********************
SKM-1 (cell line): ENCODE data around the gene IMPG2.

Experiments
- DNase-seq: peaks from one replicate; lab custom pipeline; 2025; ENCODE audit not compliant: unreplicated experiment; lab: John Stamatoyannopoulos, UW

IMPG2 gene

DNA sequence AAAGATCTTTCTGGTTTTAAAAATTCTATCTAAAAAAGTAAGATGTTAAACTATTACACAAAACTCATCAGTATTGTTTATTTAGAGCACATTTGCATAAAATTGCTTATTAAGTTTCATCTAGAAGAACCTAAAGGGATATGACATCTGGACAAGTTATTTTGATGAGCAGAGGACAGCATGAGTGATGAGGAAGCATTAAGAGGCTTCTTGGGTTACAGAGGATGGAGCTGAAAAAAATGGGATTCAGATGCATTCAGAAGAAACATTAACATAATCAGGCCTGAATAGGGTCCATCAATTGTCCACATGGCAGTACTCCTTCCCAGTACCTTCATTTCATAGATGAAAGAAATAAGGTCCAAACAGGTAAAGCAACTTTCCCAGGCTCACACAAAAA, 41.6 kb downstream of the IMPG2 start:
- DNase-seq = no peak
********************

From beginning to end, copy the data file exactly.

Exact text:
SKM-1 (cell line): ENCODE data around the gene IMPG2.

Experiments
- DNase-seq: peaks from one replicate; lab custom pipeline; 2025; ENCODE audit not compliant: unreplicated experiment; lab: John Stamatoyannopoulos, UW

IMPG2 gene

DNA sequence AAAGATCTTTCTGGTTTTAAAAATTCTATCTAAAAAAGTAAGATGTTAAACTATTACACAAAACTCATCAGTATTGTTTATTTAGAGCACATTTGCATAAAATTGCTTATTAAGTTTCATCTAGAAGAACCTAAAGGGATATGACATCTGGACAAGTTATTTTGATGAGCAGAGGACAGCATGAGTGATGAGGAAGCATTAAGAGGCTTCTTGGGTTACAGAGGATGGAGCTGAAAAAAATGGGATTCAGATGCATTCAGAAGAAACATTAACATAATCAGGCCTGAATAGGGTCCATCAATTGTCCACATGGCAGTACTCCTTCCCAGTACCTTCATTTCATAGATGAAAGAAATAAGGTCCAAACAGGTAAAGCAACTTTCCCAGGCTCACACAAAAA, 41.6 kb downstream of the IMPG2 start:
- DNase-seq = no peak